The composition of today’s working population is changing faster than organizations and their policies can react. For the first time in history, five different generations are in the American workforce. Their expectations vary when defining what work is—and how one conducts it—at a time of tremendous upheaval in traditional workplace paradigms.
Today’s workforce comprises more than just full-time employees. Provisional or non-permanent workers—such as independent contractors, temporary employees, freelancers, and other contingent workers—are expected to make up 40% of the workforce by 2020. Their short-term assignments, or “gigs,” have even fostered a new phrase—the “gig economy.” Other changes include flexible and virtual work schedules, job sharing, cross-training, and a greater emphasis on collaborative teamwork.
While these trends are beginning to reshape how companies operate, and how people work, an even more profound shift is underway that will have a lasting effect on the workforce of the future.
I call it workforce fluidity: the next iteration of workplace changes, driven by the increasing importance and visibility of individualization. What do I mean by individualization? The answer is simple: Our complex nature as human beings makes each one of us a singular person. Every one of our choices to be who we define ourselves to be is legally protected by our constitutional rights. The Civil Rights Act of 1964 further protects these choices in the workplace, disallowing discrimination in job hiring, termination, and promotions based on a person’s race, color, creed, and gender.
This seismic cultural shift in how people define themselves can be seen as an extension of the movement toward self-definition and nonconformity that began after the 1950s, yet it has reached a point where people can now choose to reject classification entirely. Today the individual is more fluid, wears many hats, and, increasingly, blurs the lines between definitions of profession, work, and even identity. Workforce fluidity encompasses not only flexible/virtual work assignments and the emphasis on collaborative teamwork, but also considers shifting corporate hierarchies and eliminating job titles (something Zappos has already done), or even the construct of a job, valuing contribution to multiple teams and results instead. It also includes the reality that every person—each team member—is a uniquely original human being, to whom care and respect must be accorded to ensure their individualism is not diminished, intentionally or unintentionally.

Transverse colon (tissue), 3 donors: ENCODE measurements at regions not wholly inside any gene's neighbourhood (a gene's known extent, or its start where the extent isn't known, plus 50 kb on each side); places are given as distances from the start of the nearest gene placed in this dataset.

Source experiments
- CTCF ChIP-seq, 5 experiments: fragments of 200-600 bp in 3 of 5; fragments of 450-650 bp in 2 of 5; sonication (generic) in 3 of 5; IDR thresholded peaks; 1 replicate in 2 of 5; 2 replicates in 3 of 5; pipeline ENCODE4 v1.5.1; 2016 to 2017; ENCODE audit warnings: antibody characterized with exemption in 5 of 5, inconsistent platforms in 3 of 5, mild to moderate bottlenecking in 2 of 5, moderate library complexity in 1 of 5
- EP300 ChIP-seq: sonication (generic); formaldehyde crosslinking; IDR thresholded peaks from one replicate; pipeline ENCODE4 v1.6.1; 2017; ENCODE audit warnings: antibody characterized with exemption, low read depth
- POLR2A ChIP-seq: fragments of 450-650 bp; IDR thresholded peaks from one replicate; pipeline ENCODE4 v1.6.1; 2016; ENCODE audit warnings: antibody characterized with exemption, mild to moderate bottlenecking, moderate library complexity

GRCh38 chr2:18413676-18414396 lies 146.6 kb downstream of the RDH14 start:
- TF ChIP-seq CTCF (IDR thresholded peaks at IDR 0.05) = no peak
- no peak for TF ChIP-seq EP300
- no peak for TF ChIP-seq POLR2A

These issues are not new in themselves. However, the interaction of these forces—individualization, job, and organizational fluidity—becomes a formidable phenomenon. The elements of fluidity cannot be understood in isolation because each alone only partially constitutes the issue and magnitude of true workforce fluidity.
And there is a further dimension: I believe organizations that fail to thoughtfully address workforce fluidity in all its forms—job fluidity (people not tied to or identified by a specific job description, but able to flow between initiatives and supervisors to maximize their contribution. The choice of work assigned in partnership and consideration of the person’s curiosity and competence, as well as organizational need); organization fluidity (the reality of how work gets done, alternative collaborative constructs, the absence of formal organization structures, and even team-based hiring and compensation); and, finally, identity fluidity (the self-definition of people, who may reject generational stereotypes or the limitations of binary identity categories “black” or “white,” “male” or “female,” as Facebook has by offering users 71 identity attributes to choose from when creating one’s profile)—could run the risk of becoming less appealing destinations for employees and job seekers alike.
Those of us in the HR arena are bearing witness to these profound societal changes, perhaps more so than others, as they begin to enter the workplace. Certainly, this is disruptive, as all sociocultural shifts are. As people challenge the traditional classifications of their lives outside of work, they will increasingly expect their work colleagues across five generations to understand and appreciate their individuality.
Because Ultimate’s mission is to put people first—whether it’s how we support our employees; how we operate, design, and develop solutions; or how we serve our customers—we think that nothing is more “People First” than understanding how the workplace is changing based on drivers like workforce fluidity. It is our responsibility as a people-first organization to advance the discussion around this evolving topic and its implications for the workforce at large, and to explore concrete implementations. To that end, I’d like to get your thoughts and comments on a workforce fluidity maturity model to help organizations assess where they fall on the continuum of workforce fluidity. It is clear that not all companies will reach full workforce fluidity, nor would it be authentic for every organization to do so. My aim is to start a conversation about this most human subject, thinking along with you about the ramifications of true workforce fluidity for customers, colleagues, solutions, and our own behaviors in the workplace.